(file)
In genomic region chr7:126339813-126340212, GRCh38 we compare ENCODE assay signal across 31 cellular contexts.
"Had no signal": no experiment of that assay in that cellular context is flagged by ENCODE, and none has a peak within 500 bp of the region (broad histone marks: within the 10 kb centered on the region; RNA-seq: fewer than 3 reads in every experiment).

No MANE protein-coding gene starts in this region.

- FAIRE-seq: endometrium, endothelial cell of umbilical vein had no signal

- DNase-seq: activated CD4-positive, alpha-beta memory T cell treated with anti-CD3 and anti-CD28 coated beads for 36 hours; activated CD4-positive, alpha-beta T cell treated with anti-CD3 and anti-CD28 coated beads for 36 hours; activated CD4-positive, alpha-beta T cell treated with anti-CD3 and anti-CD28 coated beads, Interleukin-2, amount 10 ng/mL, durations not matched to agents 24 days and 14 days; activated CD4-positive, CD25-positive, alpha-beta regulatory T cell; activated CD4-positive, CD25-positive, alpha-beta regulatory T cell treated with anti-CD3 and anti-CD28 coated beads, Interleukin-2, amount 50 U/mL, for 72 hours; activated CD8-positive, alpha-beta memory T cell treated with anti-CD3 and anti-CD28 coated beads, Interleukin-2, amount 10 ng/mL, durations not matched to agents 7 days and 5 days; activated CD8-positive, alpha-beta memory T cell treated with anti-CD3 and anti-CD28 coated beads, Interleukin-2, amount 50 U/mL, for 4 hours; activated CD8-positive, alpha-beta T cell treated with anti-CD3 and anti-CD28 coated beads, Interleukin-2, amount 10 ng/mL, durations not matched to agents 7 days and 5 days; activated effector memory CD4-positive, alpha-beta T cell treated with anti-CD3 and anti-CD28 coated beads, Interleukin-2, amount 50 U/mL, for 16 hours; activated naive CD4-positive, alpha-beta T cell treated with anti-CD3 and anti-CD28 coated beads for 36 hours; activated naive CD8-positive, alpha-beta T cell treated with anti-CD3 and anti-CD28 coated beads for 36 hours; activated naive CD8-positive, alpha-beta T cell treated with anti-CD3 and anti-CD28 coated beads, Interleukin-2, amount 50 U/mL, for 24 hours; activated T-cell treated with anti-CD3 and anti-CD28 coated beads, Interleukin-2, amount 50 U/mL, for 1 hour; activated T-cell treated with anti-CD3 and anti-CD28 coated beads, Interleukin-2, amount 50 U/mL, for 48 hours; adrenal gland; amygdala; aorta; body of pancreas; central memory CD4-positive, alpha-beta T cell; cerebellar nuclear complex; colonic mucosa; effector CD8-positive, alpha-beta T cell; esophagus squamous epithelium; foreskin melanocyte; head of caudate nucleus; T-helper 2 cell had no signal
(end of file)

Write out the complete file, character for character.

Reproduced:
In genomic region chr7:126339813-126340212, GRCh38 we compare ENCODE assay signal across 31 cellular contexts.
"Had no signal": no experiment of that assay in that cellular context is flagged by ENCODE, and none has a peak within 500 bp of the region (broad histone marks: within the 10 kb centered on the region; RNA-seq: fewer than 3 reads in every experiment).

No MANE protein-coding gene starts in this region.

- FAIRE-seq: endometrium, endothelial cell of umbilical vein had no signal

- DNase-seq: activated CD4-positive, alpha-beta memory T cell treated with anti-CD3 and anti-CD28 coated beads for 36 hours; activated CD4-positive, alpha-beta T cell treated with anti-CD3 and anti-CD28 coated beads for 36 hours; activated CD4-positive, alpha-beta T cell treated with anti-CD3 and anti-CD28 coated beads, Interleukin-2, amount 10 ng/mL, durations not matched to agents 24 days and 14 days; activated CD4-positive, CD25-positive, alpha-beta regulatory T cell; activated CD4-positive, CD25-positive, alpha-beta regulatory T cell treated with anti-CD3 and anti-CD28 coated beads, Interleukin-2, amount 50 U/mL, for 72 hours; activated CD8-positive, alpha-beta memory T cell treated with anti-CD3 and anti-CD28 coated beads, Interleukin-2, amount 10 ng/mL, durations not matched to agents 7 days and 5 days; activated CD8-positive, alpha-beta memory T cell treated with anti-CD3 and anti-CD28 coated beads, Interleukin-2, amount 50 U/mL, for 4 hours; activated CD8-positive, alpha-beta T cell treated with anti-CD3 and anti-CD28 coated beads, Interleukin-2, amount 10 ng/mL, durations not matched to agents 7 days and 5 days; activated effector memory CD4-positive, alpha-beta T cell treated with anti-CD3 and anti-CD28 coated beads, Interleukin-2, amount 50 U/mL, for 16 hours; activated naive CD4-positive, alpha-beta T cell treated with anti-CD3 and anti-CD28 coated beads for 36 hours; activated naive CD8-positive, alpha-beta T cell treated with anti-CD3 and anti-CD28 coated beads for 36 hours; activated naive CD8-positive, alpha-beta T cell treated with anti-CD3 and anti-CD28 coated beads, Interleukin-2, amount 50 U/mL, for 24 hours; activated T-cell treated with anti-CD3 and anti-CD28 coated beads, Interleukin-2, amount 50 U/mL, for 1 hour; activated T-cell treated with anti-CD3 and anti-CD28 coated beads, Interleukin-2, amount 50 U/mL, for 48 hours; adrenal gland; amygdala; aorta; body of pancreas; central memory CD4-positive, alpha-beta T cell; cerebellar nuclear complex; colonic mucosa; effector CD8-positive, alpha-beta T cell; esophagus squamous epithelium; foreskin melanocyte; head of caudate nucleus; T-helper 2 cell had no signal